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» Speech by President Tony Tan at the Official Opening of the IRO Building, Tues, 10 July 2012
Speech by President Tony Tan at the Official Opening of the IRO Building, Tues, 10 July 2012
Date : 10 July 2012
Speech by President Tony Tan Keng Yam at the Official Opening of the Inter-Religious Organisation Building at Palmer Road on Tuesday, 10 July 2012
President Tony Tan emphasised the need for Singapore to protect and expand the common space for all religions to interact with one another in good faith and mutual respect, and commended IRO's effort in achieving the mission.
President and Members of the Inter-Religious Organisation
Ladies and Gentlemen
I am happy to join you today at the official opening of the new Inter-Religious Organisation (IRO) Building to mark another milestone in IRO’s history.
Established in March 1949, IRO is perhaps the oldest inter-faith organisation in the world. It was launched at the Victoria Memorial Hall, where a multi-religious audience of 2,000 witnessed speakers from the Muslim, Sikh, Buddhist, Hindu, Jewish and Christian religions affirm their commitment to inter-faith endeavours. Reverend Dr. H. B. Amstutz, the first president of the IRO, said that through the organisation, we would be “no longer strangers and enemies but pilgrims on a common road seeking common goals.”
The IRO has since grown from strength to strength in keeping with its mandate of promoting inter-religious understanding, peace and harmony in our society. Over all the years, IRO has conducted activities and programs for its members and the public to propagate the knowledge of different religious customs and practices across faiths. These included inter-faith prayers, fellowships, dialogues and publications. It has also provided platforms for people from different religions to engage one another and interact face-to-face to promote inter-faith trust and understanding. IRO’s member inter-faith groups also participated in voluntary work in programmes to help the needy in our communities.
Many foreign visitors to Singapore have found it remarkable that our different religious communities live peacefully as one people. In many parts of Singapore, we can find churches, Chinese temples, Hindu temples and mosques located harmoniously in close proximity to one another. Many of us have almost taken this for granted but we must not forget that this ethnic harmony, which is the outcome of very intentional efforts, could easily be compromised if we let our guard down. In a multi-cultural, multi-religious nation like Singapore, we have to constantly guard against forces that divide our people and set us one against another through our religious differences.
Social media has allowed one to seek out like-minded people around the world beyond the confines of physical distances and national boundaries. This has unfortunately also made it possible to become isolated from people living among us - our neighbours, colleagues, and fellow countrymen - who have different cultural practices and religious beliefs. Insensitive remarks that hurt the religious feelings of fellow Singaporeans are increasingly being bandied about in social media. There have been a number of reports in recent months of Singaporeans making callous and disrespectful comments about other races and religions on the internet, which can over time undermine the social cohesion of our society.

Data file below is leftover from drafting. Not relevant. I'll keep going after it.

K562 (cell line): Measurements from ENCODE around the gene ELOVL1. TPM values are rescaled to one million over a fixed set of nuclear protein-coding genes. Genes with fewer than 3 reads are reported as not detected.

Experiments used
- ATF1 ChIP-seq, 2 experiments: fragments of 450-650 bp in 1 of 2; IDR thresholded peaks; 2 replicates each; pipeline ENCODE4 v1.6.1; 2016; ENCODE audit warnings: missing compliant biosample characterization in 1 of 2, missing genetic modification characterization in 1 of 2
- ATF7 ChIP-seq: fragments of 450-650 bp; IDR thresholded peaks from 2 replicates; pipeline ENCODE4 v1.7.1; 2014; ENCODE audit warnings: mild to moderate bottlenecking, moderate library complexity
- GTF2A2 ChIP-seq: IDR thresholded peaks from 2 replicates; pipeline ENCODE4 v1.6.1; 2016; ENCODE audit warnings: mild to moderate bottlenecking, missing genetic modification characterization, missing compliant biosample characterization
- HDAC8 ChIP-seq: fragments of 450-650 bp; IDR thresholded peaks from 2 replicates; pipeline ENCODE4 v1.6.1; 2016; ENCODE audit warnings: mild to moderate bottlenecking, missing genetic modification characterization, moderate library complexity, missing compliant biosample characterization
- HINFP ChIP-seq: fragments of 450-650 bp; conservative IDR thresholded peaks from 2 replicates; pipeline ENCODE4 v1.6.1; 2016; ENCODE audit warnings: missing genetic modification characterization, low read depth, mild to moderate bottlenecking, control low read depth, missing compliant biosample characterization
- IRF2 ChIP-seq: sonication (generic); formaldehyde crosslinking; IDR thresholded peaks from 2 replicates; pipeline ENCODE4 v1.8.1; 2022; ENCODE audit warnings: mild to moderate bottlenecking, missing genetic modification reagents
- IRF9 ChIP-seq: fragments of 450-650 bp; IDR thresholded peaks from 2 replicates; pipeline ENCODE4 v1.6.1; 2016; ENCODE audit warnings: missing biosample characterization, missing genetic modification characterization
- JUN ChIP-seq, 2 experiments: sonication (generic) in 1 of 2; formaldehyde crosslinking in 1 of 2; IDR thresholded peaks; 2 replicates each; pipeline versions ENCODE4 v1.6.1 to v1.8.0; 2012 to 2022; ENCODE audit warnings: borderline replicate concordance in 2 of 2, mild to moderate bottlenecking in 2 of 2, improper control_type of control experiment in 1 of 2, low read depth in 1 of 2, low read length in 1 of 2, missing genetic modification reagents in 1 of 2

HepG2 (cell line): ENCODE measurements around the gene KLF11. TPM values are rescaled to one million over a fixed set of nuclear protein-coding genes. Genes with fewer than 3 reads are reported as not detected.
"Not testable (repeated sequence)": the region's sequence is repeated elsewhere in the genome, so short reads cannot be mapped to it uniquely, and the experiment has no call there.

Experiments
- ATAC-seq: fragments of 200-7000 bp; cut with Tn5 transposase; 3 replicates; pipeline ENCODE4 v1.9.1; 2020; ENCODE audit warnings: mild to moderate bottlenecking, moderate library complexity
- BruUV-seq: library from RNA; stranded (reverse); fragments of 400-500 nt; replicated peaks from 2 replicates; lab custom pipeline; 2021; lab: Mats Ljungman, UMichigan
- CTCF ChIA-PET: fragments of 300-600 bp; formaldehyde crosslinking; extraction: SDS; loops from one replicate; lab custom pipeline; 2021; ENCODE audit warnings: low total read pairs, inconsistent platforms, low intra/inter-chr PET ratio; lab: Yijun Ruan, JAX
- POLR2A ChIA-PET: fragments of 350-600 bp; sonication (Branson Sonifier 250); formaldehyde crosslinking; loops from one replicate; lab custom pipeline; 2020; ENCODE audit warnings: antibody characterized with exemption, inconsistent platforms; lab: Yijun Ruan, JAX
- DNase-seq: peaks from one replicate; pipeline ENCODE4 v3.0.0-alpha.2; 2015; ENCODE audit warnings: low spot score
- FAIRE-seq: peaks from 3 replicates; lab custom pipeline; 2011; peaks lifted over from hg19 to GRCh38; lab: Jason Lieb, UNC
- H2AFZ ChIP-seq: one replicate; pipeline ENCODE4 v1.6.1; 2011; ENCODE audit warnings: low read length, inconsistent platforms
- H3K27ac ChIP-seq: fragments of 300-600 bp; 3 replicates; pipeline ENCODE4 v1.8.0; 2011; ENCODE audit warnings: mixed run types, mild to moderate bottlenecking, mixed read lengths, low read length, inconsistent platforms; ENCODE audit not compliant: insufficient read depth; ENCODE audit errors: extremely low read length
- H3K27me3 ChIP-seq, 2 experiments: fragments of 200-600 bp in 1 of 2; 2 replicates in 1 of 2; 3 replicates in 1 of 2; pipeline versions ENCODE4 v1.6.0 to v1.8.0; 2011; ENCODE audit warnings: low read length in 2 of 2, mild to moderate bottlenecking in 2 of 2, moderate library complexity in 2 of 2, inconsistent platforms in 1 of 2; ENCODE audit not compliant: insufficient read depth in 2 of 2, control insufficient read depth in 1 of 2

With globalization, more people from a wider range of countries are working and living in Singapore. This is good for Singapore in terms of enhancing our cultural diversity and vibrancy. But we also have to increase our efforts to help Singaporeans learn about new cultures and religions introduced into our increasingly plural society. New migrants must also learn about our practices to promote inter-religious harmony. For example, while religion-based politics is acceptable in some countries, religion is kept separate from politics in Singapore. As a secular country, we cannot afford to mix religion and politics. In many countries, this has polarised and divided their people into irreconcilable camps, sometimes with violent outcomes.
The IRO would therefore have to look into developing new platforms and channels to reach out to new audiences with the message of inter-religious peace and harmony.
We need to protect and expand the common space for all religions to interact with one another in good faith and mutual respect. Our IRO has done this well and I believe it will continue to find new ways to achieve its mission.
Today, as I declare open the new premises for IRO, my prayers and good wishes are with IRO for continued success in meeting the new challenges ahead with a renewed sense of purpose.